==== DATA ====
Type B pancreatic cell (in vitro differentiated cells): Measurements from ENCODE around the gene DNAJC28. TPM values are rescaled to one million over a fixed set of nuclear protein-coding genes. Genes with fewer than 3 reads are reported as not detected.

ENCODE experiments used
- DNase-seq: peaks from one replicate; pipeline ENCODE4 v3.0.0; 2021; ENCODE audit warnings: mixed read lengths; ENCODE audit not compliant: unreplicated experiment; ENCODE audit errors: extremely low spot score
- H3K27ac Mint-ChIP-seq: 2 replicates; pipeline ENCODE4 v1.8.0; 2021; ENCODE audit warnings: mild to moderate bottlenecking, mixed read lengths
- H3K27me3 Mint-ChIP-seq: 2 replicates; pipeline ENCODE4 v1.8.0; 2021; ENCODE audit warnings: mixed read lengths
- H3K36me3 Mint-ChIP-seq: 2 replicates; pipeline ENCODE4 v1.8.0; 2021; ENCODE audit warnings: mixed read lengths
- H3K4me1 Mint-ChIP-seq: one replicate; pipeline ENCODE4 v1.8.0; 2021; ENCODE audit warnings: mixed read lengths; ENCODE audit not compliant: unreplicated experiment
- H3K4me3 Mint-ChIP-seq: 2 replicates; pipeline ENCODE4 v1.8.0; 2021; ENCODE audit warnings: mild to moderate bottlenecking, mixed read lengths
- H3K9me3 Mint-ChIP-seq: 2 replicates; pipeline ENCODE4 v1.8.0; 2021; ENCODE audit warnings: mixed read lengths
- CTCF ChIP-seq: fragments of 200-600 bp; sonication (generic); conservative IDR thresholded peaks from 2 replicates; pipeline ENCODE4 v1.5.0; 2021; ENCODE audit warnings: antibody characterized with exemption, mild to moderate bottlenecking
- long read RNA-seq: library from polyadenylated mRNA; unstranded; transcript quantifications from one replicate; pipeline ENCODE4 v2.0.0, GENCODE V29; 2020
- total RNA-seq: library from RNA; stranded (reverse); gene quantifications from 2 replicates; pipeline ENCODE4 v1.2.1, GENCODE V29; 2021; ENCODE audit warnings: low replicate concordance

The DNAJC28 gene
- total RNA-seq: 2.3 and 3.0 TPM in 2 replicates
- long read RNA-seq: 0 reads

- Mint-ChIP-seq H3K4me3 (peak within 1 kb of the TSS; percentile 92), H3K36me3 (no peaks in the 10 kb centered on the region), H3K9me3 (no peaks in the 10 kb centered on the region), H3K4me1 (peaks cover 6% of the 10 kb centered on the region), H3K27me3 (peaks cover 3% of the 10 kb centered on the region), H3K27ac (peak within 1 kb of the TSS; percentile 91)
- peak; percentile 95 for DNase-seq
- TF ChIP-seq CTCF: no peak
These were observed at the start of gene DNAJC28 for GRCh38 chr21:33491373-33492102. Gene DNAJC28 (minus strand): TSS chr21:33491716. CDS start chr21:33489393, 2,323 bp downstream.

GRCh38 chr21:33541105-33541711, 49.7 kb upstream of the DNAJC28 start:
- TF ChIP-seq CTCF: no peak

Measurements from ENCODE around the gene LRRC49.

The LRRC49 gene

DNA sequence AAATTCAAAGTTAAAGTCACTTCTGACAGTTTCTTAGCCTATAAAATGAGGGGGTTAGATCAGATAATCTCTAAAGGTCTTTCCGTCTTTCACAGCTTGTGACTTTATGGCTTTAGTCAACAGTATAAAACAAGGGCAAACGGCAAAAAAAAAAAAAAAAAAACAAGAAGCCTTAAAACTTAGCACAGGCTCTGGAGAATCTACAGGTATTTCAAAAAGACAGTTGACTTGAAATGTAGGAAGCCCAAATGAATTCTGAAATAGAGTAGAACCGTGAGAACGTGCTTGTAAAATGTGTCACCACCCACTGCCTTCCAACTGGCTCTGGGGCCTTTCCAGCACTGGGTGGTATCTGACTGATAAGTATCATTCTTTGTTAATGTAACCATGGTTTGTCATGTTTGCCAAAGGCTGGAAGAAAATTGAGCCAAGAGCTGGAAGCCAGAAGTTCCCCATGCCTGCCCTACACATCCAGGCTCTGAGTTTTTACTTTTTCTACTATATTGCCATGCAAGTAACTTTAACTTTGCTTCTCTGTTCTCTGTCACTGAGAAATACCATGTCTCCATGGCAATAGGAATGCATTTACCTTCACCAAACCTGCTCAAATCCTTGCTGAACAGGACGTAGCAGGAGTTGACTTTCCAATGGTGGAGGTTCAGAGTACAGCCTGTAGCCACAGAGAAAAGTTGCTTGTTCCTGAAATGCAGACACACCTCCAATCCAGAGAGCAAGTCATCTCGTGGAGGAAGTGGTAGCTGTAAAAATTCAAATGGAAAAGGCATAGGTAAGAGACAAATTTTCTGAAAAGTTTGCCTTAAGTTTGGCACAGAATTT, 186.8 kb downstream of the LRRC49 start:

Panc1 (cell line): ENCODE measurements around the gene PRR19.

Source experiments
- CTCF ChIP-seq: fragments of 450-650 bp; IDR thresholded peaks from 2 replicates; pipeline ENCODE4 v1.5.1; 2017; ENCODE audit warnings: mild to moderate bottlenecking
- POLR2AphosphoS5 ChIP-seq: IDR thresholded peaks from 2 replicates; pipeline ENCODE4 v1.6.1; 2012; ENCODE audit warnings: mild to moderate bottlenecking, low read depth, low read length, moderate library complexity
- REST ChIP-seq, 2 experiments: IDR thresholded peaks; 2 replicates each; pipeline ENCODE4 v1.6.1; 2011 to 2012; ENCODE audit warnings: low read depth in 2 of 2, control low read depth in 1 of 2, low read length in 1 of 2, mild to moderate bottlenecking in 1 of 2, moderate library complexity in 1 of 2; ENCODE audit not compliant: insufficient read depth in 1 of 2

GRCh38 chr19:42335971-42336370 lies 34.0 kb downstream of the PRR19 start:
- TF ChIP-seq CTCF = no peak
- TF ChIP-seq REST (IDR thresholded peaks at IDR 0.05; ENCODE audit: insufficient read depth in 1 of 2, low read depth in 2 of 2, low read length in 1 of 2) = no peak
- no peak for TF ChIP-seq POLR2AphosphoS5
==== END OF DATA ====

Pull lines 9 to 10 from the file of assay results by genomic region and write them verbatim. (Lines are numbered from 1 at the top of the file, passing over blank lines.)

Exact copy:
- H3K9me3 Mint-ChIP-seq: 2 replicates; pipeline ENCODE4 v1.8.0; 2021; ENCODE audit warnings: mixed read lengths
- CTCF ChIP-seq: fragments of 200-600 bp; sonication (generic); conservative IDR thresholded peaks from 2 replicates; pipeline ENCODE4 v1.5.0; 2021; ENCODE audit warnings: antibody characterized with exemption, mild to moderate bottlenecking